The current bull run in Chinese equities underscores the conundrum of China for investors: the Chinese stock market is still basically a creature of psychology. The “fundamentals” of the Chinese stock market are not those fundamentals that investors from the developed markets are used to considering -- return on capital and cost of capital, revenue and earnings growth, and so on. The critical “fundamental” for Chinese stocks is the support of the government for stock markets. With that fundamental in place, Chinese markets remain a momentum trade -- and not an investment.
So why think about “fundamentals” at all with regard to Chinese stocks and sectors of the Chinese economy? Simply because many of the Chinese government’s reform efforts are aimed at more deeply opening Chinese stock markets to the outside world, so that global capital will flow in. China is eager, for example, for the Yuan to be included in the global currency basket of the International Monetary Fund, so that foreign banks will demand Yuan to hold. China is also eager for mainland stocks to be included in major global indices such as the MSCI World Index -- because that inclusion would mean that ETFs and mutual funds around the world would be demanding Chinese stocks so they can track the index.
As this process of opening continues over the coming years, China will face some fundamental conflicts; having open currency and capital markets can be disruptive, and exposes an economy to the vicissitudes of international capital flows. These flows can be devastating during economic crises. China will struggle to balance the benefits of open capital markets against the economic control the central government will lose.
However, right now, the direction is clear. With anti-corruption efforts vigorous and ongoing, and concerted efforts being made to gradually bring Chinese capital markets up to better standards of freedom and transparency, fundamentals will start to matter more as time goes by. Investors in China will begin to benefit more from the kind of fundamental research that can allow patient investors elsewhere to find superior returns from strong business- and sector-level fundamentals.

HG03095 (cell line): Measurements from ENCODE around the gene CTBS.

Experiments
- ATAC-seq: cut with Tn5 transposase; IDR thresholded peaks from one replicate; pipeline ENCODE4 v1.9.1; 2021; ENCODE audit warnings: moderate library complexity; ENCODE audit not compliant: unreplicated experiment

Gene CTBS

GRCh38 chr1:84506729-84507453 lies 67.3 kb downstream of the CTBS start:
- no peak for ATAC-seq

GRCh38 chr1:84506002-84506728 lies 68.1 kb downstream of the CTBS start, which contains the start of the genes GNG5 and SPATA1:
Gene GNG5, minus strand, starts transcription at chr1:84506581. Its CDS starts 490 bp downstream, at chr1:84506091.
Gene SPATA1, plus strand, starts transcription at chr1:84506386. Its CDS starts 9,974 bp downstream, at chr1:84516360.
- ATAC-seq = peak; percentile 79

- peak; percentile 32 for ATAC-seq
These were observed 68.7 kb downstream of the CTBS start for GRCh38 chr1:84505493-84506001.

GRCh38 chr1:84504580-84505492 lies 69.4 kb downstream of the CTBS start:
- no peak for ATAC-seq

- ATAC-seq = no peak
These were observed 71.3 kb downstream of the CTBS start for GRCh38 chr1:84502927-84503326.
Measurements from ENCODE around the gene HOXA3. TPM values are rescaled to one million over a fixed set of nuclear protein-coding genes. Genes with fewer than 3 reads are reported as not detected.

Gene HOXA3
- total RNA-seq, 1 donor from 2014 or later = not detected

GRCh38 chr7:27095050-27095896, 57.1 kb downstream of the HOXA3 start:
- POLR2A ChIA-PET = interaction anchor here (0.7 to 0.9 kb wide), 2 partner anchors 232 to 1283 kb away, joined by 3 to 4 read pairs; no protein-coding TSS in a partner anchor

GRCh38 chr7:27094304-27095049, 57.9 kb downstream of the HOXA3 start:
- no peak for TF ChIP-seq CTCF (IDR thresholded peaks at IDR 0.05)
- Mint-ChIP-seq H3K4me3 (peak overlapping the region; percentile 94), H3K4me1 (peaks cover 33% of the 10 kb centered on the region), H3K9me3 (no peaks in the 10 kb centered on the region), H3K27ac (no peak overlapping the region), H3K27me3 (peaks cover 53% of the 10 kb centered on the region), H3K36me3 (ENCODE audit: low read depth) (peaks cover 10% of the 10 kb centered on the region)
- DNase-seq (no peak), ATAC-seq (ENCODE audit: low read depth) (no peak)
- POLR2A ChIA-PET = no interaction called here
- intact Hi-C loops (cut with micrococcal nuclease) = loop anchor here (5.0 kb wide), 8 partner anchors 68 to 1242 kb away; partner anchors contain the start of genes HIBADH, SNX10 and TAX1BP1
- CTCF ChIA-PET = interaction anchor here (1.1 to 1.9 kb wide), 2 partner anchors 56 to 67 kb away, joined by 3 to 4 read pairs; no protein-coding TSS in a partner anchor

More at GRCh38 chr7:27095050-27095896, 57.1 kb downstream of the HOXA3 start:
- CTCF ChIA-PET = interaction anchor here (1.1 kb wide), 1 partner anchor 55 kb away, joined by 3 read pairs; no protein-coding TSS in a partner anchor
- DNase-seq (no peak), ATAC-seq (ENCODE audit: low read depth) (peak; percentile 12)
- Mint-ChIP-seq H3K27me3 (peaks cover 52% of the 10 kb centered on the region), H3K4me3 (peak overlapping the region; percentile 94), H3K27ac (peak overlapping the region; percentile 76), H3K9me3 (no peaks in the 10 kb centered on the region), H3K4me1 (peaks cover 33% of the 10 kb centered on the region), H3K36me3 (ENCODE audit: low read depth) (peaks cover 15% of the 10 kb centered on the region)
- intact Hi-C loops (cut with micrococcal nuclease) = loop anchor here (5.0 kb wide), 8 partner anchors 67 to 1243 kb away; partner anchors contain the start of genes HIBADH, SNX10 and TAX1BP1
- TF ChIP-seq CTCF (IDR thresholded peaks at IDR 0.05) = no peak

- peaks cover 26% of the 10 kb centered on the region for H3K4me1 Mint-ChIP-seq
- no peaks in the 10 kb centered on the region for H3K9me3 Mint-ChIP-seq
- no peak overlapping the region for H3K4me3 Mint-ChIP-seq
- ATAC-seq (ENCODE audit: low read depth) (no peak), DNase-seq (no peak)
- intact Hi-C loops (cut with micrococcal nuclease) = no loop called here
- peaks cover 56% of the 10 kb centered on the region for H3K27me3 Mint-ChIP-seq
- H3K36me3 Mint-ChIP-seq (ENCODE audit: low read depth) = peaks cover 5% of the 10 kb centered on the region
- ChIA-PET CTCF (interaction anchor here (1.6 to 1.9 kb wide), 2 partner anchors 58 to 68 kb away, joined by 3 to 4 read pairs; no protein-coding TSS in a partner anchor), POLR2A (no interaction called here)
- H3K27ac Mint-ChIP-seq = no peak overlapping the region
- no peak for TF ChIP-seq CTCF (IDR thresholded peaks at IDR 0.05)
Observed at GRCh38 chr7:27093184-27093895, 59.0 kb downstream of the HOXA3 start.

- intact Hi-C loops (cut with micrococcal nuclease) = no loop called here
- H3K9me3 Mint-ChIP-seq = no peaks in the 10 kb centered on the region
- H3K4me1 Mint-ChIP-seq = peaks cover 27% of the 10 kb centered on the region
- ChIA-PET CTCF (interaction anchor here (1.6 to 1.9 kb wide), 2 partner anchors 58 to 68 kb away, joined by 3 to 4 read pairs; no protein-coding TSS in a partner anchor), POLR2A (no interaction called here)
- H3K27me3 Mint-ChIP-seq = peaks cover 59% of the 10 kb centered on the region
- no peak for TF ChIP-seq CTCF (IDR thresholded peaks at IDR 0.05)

Chinese Tourism -- Big and Growing Faster
From that perspective, we want to point out one particular sector of the Chinese economy that’s experiencing strong growth fundamentals as China shifts from an industrial-led to a consumer-led economy: tourism.
In 2012, Chinese tourists vaulted into first place globally in terms of spending. The growth of that spending is blisteringly fast, up 21 percent from 2012 to 2013 Americans, the next biggest spenders, managed a 3.2 percent growth in international tourism expenditures. Without Chinese growth, global international tourism spending would barely be showing any growth at all.
This large and rapid growth is causing some “cultural” hiccups; by some accounts, Chinese tourists are replacing Americans in the stereotypes of rude travelers, and government monitors are beginning to admonish Chinese travelers returning from abroad when they have been noticed being especially disruptive. But most Chinese newly able to travel abroad are of course polite and curious adventurers, increasingly eager to get off the beaten path and manage their travels themselves. This is the introduction of China’s new middle class to the world.
Only five percent of Chinese citizens have passports, however. This means that not only will there be fuel for the growth of international tourism from China for many years to come, there will continue to be strong growth of tourism within China as Chinese become more affluent.
Investment implications: Burgeoning arrivals of international travelers from China will be a strong tailwind for the global tourism industry in coming years. Tourism within China will also be growing quickly -- and may be an excellent way for investors to gain exposure to the rise of China’s middle-class consumers. As mainland capital markets continue to become more open and transparent, the growing tourist trend suggests to us that regional and bargain airlines, as well as airports and hotels, could be good picks in China in the mid-term. For now, though, we prefer to express our belief in China’s stock market momentum through broad-based index funds and through select Hong Kong listed securities. Several Chinese travel related companies trade in the U.S. -- Ctrip.com International Ltd is the most well-known (CTRP) . We do not own this stock, but might purchase it if the price falls into a buying range as a result of the current Chinese market correction.
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